TOPEKA — The newly formed Kansas Creative Arts Industries Commission plans to apply for National Endowment for the Arts funding in an effort to revive the flow of grant money that ended when Gov. Sam Brownback’s administration defunded the state’s arts commission last year.
The application sparked hope among some arts advocates. But Sen. Jean Schodorf, R-Wichita, said expected state cuts and the amount the state may have already spent on planning make it unlikely the NEA will provide much, if any, money to Kansas.
If the state fails to get NEA support, it also probably will struggle to get funding from the Mid-America Arts Alliance, which uses many of the same grant criteria as the NEA and stopped its ongoing funding for the state along with the NEA last year.
Still, Mary Kennedy, executive director of the Mid-America Arts Alliance, called the state’s move to apply for NEA money very promising.
Before Brownback defunded the arts commission, Kansas had been getting about $1.2 million in statewide arts money from the NEA and Mid-American Arts Alliance by spending about $700,000 a year on the arts.
News of the application came during a meeting of the Joint Committee on Arts and Cultural Resources, where lawmakers questioned how the creative arts commission is spending the $700,000 lawmakers appropriated earlier this year.
They got few details.
Peter Jasso, director of the commission, said money is largely being spent to get input from across the state on a new state arts plan.
The lack of details and transparency drew more scrutiny when the panel heard from representatives with the Kansas Arts Foundation, formed with Brownback’s support in the wake of the elimination of the Kansas Arts Commission.
The foundation declined to give any specifics about its fundraising efforts and largely avoided questions about how it is spending its money.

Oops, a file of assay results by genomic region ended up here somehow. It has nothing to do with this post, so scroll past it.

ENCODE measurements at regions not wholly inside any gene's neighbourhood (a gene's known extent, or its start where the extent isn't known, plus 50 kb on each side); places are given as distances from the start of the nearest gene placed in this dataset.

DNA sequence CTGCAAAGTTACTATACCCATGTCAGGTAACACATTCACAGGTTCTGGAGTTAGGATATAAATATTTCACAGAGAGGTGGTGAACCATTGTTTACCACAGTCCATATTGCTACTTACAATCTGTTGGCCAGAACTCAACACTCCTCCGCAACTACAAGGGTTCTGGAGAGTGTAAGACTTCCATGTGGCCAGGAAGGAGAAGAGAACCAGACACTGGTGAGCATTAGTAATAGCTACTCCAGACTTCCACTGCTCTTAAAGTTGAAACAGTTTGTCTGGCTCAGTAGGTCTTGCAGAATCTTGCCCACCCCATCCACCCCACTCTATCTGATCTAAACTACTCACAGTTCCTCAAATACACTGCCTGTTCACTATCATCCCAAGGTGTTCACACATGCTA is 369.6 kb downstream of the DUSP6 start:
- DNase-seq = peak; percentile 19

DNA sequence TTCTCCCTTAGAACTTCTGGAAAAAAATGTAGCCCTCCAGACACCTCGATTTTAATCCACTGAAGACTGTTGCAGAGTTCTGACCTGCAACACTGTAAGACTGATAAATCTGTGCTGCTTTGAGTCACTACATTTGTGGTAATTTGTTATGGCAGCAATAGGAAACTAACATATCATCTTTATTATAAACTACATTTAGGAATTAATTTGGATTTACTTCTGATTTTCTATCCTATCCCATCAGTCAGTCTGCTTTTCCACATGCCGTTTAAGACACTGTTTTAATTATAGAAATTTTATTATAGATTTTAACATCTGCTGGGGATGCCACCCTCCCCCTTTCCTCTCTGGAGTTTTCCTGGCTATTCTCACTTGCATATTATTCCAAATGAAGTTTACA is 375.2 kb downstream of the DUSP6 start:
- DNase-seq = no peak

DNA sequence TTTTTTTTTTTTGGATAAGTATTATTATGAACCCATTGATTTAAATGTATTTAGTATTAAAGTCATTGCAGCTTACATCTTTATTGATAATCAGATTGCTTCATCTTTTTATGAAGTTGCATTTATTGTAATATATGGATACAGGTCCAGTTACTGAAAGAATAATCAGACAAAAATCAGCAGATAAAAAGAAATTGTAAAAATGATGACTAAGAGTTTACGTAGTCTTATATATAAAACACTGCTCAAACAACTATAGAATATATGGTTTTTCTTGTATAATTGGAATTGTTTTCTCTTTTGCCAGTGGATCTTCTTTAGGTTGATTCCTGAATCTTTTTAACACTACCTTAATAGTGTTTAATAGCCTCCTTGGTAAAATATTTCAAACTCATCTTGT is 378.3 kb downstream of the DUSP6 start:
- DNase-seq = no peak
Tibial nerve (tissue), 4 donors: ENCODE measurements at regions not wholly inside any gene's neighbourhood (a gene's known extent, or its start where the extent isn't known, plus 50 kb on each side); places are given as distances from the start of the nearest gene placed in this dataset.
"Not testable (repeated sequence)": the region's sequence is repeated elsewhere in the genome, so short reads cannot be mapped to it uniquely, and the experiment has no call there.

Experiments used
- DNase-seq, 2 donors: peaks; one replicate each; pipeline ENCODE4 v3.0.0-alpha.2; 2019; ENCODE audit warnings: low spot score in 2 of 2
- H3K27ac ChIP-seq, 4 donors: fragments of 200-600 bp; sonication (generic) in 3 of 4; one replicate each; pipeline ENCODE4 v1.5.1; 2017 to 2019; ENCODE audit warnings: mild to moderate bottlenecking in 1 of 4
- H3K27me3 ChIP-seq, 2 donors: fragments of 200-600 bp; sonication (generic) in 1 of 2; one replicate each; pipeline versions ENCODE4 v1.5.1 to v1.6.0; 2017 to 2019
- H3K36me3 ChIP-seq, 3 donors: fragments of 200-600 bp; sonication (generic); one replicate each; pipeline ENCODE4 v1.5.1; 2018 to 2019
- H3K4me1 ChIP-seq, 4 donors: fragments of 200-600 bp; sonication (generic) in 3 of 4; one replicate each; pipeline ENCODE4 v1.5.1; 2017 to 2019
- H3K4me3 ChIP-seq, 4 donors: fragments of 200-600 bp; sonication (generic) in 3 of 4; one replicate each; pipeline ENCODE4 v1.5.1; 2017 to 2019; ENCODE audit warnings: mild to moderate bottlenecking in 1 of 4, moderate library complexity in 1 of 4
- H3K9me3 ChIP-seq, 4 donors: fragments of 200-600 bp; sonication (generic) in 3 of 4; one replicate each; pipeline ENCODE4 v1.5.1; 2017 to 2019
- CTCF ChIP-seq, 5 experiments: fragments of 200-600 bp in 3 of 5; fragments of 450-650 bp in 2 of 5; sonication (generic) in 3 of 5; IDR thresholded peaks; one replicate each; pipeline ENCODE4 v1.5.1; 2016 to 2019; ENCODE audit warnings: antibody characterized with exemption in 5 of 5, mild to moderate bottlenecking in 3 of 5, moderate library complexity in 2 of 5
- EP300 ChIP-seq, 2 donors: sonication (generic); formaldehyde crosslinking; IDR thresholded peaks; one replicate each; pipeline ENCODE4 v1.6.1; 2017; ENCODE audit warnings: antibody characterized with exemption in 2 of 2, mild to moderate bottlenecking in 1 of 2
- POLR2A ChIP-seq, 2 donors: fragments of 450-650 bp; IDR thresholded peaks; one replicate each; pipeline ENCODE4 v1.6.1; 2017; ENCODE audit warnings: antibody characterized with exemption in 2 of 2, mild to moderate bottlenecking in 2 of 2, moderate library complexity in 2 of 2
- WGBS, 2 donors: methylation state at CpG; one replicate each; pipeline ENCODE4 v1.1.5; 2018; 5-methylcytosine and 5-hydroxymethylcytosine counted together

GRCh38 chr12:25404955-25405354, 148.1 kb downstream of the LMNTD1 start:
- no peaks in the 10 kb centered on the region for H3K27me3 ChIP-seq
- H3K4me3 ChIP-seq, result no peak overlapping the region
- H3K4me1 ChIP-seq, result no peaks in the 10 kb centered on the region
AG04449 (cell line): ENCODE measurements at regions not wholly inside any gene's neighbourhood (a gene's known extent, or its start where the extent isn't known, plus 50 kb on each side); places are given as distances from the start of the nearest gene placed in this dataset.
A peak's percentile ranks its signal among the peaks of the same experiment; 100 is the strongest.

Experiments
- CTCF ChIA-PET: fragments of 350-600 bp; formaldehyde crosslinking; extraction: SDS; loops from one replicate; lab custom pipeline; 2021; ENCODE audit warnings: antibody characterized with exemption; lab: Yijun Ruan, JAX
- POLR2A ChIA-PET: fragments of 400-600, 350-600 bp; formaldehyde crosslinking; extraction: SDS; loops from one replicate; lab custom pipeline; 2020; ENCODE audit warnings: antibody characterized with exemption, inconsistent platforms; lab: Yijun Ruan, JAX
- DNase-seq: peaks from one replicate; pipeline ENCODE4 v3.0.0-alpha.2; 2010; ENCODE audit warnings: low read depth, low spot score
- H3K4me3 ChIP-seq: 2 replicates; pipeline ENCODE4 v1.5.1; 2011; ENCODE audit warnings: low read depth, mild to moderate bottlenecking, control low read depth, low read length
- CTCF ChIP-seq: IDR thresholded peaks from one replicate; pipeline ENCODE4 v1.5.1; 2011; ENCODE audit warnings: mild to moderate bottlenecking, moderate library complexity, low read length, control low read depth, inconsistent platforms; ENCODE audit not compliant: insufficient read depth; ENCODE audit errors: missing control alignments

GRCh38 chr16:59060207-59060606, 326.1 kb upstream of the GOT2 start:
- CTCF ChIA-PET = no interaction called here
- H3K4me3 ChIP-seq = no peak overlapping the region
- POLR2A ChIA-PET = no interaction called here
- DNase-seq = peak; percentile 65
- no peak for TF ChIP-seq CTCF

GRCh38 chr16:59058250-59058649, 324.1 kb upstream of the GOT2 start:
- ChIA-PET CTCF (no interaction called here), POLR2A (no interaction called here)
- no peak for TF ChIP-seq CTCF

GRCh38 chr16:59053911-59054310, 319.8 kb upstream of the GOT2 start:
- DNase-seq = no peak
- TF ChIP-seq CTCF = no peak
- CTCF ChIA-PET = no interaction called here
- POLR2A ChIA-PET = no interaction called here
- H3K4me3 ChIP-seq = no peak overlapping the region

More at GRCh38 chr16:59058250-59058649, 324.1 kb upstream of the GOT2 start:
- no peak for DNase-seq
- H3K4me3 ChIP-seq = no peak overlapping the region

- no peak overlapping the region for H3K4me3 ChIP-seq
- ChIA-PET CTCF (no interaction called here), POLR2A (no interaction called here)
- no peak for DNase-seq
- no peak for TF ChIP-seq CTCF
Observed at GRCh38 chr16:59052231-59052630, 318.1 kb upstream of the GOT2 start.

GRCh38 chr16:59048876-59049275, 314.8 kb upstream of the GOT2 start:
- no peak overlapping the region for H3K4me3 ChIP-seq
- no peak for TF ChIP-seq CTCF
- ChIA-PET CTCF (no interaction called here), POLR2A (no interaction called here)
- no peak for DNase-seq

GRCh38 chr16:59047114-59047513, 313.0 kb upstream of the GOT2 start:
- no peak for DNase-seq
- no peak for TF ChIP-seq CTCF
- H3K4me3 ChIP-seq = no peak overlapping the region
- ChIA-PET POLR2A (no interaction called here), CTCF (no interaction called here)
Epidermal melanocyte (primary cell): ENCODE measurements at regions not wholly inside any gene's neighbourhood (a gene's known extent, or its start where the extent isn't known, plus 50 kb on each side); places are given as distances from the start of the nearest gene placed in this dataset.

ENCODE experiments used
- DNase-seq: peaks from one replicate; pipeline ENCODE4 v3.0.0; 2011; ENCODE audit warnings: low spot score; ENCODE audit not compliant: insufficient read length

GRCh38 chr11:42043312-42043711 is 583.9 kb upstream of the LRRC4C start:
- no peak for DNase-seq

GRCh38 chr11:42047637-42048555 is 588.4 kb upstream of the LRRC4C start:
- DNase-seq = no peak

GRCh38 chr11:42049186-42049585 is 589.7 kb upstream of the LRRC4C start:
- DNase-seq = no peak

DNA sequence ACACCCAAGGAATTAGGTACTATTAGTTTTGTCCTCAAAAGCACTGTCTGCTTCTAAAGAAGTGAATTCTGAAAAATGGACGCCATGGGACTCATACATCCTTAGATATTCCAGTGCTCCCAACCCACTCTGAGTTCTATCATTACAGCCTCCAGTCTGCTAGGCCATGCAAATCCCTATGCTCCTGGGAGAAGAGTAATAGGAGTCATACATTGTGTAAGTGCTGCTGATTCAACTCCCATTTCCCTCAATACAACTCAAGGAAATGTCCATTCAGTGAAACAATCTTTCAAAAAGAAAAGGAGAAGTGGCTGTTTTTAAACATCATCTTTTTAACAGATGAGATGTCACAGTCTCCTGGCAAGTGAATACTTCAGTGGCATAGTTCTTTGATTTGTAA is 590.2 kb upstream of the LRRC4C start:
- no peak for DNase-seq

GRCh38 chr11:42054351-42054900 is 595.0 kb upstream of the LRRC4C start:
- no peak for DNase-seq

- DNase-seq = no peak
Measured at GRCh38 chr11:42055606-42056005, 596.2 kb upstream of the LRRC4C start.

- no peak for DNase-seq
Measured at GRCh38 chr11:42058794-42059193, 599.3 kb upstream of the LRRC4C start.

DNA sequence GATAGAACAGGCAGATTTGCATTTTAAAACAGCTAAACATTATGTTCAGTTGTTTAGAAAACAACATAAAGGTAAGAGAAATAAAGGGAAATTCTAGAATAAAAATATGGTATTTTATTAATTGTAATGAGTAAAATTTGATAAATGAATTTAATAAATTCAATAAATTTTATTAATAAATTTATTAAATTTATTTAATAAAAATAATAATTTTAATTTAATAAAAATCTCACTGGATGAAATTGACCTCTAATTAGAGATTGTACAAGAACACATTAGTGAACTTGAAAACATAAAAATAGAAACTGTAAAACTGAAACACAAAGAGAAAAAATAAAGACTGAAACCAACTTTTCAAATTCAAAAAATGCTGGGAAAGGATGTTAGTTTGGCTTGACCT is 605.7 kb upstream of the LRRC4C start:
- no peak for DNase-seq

“The intent of promoting arts will be continuously downplayed as long as there is such secrecy,” said Schodorf, who is chairwoman of the joint committee. “The more you say you can’t answer that, the more people are going to be trying to get that information and your intent to promote the arts will never be heard.”
Sandra Hartley, vice president of the foundation, sought to push back against the criticism while still not disclosing anything beyond what’s legally required by the IRS.
Hartley said the foundation reported raising about $105,000 last year. She largely avoided answering questions about how the foundation is spending its money and what grants it has awarded, saying instead that she wants to focus on the inroads the foundation is creating for artists through artist-in-residency programs and other efforts.
“It has taken awhile to develop the grants program and put forth how we want to do things in the future,” she said.
The sharp exchanges between the arts and culture committee and foundation leaders come as the state continues its transition from having an arts commission to having a Kansas Creative Arts Industries Commission in the Department of Commerce.
Robert Swain, a foundation committee member, said the public would prefer a privately funded arts program, rather than a publicly funded one.
He said people tell him that if it’s financially viable, they prefer a private-model for arts support, largely because of sour feelings over government funding and raw feelings related to public arts funding.
The foundation has no connection to the state’s creative arts commission, which the Legislature jump-started earlier this year by giving the Department of Commerce $700,000 to distribute through the new commission.
Commerce Secretary Pat George wrote in a letter to the arts and culture committee that his department is integrating the former arts commission’s assets.
He said the new commission has met with the NEA and other groups that stopped matching funds with Kansas after it abolished its arts commission in order to restore grants.
Schodorf said that she doesn’t think the state’s chances for new grant money are good.
“I just don’t see it,” she said.
Jasso said the state is applying for NEA money, but he couldn’t provide numbers about how much the state will provide as its share of money to get matching dollars.
“We need transparency,” Schodorf said.
She asked legislative staff to provide more budget details soon.
The application to the NEA is due Oct. 1; and the NEA would likely decide in January, which would potentially provide Kansas with arts money in July 2013.